London: Companies in the UK hiring non-European Union workers like Indians are expected to face a new 1,000 pound annual surcharge per employee.
The UK’s Migration Advisory Committee (MAC) used the Indian information technology sector as an example in its latest set of recommendations to call for a review of the country’s intra-company transfer (ICT) route under the Tier 2 visa regime.
Visa “(Immigration) is not serving to increase the incentive to employers to train and upskill the UK workforce.
Ready access to a pool of skilled IT professionals in India is an example of this,” the migration panel report said in its findings.
“We did not see any substantive evidence of long-standing reciprocal arrangements whereby UK staff are given the opportunity to gain skills, training and experience from working in India,” it said. The new up-front charge of 1,000 pounds for each skilled non-EU migrant will apply per year, so a three year visa would carry a surcharge of 3,000 pounds for each employee.
The migration committee believes by increasing the cost of hiring from abroad, the new surcharge would encourage employers to invest in training British workers instead. A UK Home Office spokesperson said, “We are grateful to the migration advisory committee for its report. We are considering its findings and will respond in due course.”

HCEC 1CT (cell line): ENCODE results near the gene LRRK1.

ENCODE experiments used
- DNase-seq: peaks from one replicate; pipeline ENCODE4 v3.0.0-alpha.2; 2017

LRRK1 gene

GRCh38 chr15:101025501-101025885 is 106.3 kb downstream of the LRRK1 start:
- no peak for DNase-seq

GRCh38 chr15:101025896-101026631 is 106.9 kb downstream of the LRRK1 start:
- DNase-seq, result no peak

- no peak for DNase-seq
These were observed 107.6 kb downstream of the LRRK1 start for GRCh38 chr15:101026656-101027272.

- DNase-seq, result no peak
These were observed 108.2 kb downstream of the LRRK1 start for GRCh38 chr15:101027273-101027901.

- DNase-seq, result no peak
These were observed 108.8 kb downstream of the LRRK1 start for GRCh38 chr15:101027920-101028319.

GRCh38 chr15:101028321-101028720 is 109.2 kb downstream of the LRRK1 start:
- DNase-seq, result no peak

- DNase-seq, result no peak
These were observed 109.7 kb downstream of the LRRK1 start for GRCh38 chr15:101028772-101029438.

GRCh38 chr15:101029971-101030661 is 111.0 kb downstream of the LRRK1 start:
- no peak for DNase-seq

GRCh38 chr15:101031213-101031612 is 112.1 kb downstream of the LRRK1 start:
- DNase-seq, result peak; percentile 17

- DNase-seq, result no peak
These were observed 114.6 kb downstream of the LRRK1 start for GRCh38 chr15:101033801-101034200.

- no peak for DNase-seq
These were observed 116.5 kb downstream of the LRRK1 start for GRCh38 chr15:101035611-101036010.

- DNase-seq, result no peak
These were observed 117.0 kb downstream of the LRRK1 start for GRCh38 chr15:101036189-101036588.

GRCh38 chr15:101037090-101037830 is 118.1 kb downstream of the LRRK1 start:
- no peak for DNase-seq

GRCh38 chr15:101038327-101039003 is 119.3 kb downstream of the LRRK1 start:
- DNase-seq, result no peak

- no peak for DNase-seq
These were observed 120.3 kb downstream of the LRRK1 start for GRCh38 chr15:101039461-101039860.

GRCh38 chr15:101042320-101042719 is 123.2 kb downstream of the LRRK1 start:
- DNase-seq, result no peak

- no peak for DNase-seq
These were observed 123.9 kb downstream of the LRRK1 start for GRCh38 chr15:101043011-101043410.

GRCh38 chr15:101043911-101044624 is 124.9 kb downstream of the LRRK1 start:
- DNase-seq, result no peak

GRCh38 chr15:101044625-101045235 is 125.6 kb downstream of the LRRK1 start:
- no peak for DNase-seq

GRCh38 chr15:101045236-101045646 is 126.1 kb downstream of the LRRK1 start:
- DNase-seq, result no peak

As part of a series of measures to cut employee numbers under the Tier 2 system by 20 per cent a year, the committee also recommended the salary threshold for these workers entering Britain be raised from 20,800 pounds to 30,000 pounds.
Its recommendations are expected to be adopted by the government soon. According to migration data, Indian skilled workers were given the largest number of visas under Tier 2 in the year ending September 2015 and Indian IT workers accounted for 90 per cent of visas issued under the ICT route.
The committee noted that “some of the heaviest users of the intra-company transfer route are Indian companies, and the top ten employers using the intra-company transfer route are all largely employing IT workers from India”.
“The evidence indicates that multinational companies with a presence in India have developed a competitive advantage in delivering IT projects in the UK. They have developed a delivery model, whereby significant elements of projects are delivered offshore in India, taking advantage of the fact that Indian salaries are lower than in the UK for equivalent workers,” it said.